MISSING, ASSUMED DEAD
Prejudice, murder, insanity, suicide: Every small town has its secrets.
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Kindle Ebook: http://www.amazon.com/dp/B005EN73FI/
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I've been posting about some of the secondary characters in "Missing, Assumed Dead." Quite often, secondary characters are flat stereotypes without much personality. I tried to avoid that writing flaw by using the personalities of people I know to make their fictional counterpart unique.
I've mentioned that some of the characters in "Missing, Assumed Dead" were modeled on real people. Ray and Bev are, in real life, happily married for many years. They are both eccentric and have many of the characteristics as described.
Both of these fun folk are the grandparents of yet one other character in "Missing." Lizabeth is a teenage waitress in the Jack and Jill diner. She's a teen soon headed for college. Poor Ray is going to miss her a lot. He see the energetic girl as a granddaughter. And why shouldn't he, since Lizabeth (my friend Liz) is the grandchild of Ray and Bev.
Of course, Liz is just teensy bit older than Lizabeth in the book, but her two beautiful and crazy daughters give me an idea of what Liz was like when she was a teen. Using them, and my own two grand-ds, I think Lizabeth turned into a fun character, a foil to the serious Kam, giving teen advice, which isn't half bad.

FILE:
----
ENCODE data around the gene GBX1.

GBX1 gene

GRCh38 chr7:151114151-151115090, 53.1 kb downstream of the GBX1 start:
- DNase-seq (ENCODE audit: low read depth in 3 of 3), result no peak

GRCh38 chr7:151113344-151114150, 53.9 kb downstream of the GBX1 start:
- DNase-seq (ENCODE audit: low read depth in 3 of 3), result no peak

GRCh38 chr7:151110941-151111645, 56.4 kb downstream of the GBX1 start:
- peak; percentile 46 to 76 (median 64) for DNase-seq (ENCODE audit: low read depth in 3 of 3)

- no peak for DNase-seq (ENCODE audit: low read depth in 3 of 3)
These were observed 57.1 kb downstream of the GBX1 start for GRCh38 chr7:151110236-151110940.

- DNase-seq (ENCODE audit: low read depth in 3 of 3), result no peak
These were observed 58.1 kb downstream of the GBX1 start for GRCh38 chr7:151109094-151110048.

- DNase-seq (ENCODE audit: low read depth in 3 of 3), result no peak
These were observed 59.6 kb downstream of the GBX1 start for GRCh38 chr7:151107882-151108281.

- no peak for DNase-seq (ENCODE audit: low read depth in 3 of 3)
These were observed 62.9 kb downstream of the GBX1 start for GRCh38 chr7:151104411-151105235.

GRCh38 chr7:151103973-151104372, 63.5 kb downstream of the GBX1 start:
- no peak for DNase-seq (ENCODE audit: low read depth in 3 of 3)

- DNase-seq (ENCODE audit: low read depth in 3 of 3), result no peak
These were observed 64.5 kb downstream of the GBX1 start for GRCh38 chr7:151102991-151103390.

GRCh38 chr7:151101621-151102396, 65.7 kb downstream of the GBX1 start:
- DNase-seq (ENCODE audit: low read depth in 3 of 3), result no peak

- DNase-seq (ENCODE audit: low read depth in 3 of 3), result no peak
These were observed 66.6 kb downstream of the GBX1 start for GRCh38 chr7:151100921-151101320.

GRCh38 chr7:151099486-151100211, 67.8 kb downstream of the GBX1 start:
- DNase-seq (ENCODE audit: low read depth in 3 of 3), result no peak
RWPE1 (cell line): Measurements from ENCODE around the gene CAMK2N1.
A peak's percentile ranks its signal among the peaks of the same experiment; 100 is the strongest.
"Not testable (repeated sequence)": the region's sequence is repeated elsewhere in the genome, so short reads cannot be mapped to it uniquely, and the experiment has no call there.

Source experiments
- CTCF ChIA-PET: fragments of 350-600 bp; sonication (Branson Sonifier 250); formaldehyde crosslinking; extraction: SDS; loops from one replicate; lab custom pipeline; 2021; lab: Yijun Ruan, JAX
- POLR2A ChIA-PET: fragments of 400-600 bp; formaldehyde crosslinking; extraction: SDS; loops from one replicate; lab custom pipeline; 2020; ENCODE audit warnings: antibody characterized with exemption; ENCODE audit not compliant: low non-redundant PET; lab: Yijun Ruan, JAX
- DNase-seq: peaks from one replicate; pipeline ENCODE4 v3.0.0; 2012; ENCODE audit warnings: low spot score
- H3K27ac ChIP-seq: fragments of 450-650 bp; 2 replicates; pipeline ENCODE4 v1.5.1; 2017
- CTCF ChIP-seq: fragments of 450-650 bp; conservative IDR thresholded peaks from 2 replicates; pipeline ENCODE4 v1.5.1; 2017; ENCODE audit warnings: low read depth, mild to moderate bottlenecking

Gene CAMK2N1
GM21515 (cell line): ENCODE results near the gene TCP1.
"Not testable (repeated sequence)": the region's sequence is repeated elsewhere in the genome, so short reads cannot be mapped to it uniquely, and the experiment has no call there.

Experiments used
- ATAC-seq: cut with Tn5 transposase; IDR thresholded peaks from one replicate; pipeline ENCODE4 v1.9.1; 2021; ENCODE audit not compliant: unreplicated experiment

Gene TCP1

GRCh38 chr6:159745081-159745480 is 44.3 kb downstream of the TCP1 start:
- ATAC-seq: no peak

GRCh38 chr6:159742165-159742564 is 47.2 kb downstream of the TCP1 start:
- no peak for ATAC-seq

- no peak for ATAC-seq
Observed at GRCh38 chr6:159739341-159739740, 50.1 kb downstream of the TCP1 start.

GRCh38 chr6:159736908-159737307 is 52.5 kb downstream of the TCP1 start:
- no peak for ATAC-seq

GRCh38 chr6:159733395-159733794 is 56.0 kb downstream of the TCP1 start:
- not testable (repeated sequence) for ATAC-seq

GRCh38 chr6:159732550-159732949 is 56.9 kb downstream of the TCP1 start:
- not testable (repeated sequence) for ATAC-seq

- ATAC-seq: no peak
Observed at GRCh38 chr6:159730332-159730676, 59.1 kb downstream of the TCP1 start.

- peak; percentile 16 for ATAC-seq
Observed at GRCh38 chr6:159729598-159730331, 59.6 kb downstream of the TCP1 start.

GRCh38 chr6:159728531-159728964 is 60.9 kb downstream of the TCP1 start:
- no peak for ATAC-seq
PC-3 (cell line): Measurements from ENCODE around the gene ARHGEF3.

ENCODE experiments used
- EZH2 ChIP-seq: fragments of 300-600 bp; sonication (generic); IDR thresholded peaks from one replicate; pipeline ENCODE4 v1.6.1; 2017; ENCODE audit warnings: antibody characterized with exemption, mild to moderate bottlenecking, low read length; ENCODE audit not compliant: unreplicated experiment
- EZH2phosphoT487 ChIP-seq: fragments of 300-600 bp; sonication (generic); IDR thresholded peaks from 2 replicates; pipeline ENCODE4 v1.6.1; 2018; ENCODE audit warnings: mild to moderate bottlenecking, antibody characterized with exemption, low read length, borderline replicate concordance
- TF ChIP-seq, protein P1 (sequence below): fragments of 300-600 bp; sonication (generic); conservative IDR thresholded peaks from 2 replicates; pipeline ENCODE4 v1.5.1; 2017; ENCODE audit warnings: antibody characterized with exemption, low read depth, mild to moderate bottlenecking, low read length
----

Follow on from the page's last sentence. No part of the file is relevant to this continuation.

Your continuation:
Oh, yeah. I used this picture just to drive Liz crazy.
“I’m Lizabeth, Ray’s summertime right hand.” She tossed her head, and her ponytail waved at Ray. Kam raised her head to see him shaking his own, wearing a small smile on his lips.
“She’s a pistol, Kam,” he yelled. “You watch yerself with that one.”
Lizabeth made a face at Ray and leaned across the counter. She spoke in a conspiratorial whisper. “He’s a big ol’ softie.” In a normal tone, she said, “Anyways, what else can I get for ya.”
Kam picked up the plastic-covered menu wedged between the napkin and sugar holders.
“Hm. Something light I think. I don’t want to puke on the judge’s floor.”
The teen whooped. “You sure don’t! He’d toss ya in the clink, for sure.” Lizabeth tilted her head to the side. “How about a half a club with potato salad on the side. It’s the special.”
Kam tucked the menu back into place. “Sounds good.” She glanced at her watch. It was just short of noon, so she could take her time eating. The door dinged, and an older couple came into the café. They waved and howdied to Ray, smiled at Lizabeth, and then walked to the end booth.
Lizabeth glanced their way. “Be right with ya!” She bounded away, grabbing filled glasses of ice water without slowing down.
A few minutes later, Ray came out of the kitchen with her plate. “Lizabeth didn’t getcher tea. I oughta fire that girl.” He filled a tall glass with ice, poured the tea, and stuck a lemon wedge on the rim. Ray pointed his thumb over his shoulder toward Lizabeth. “She’s a smart one. Goin’ to college in the fall. I’ll miss her.”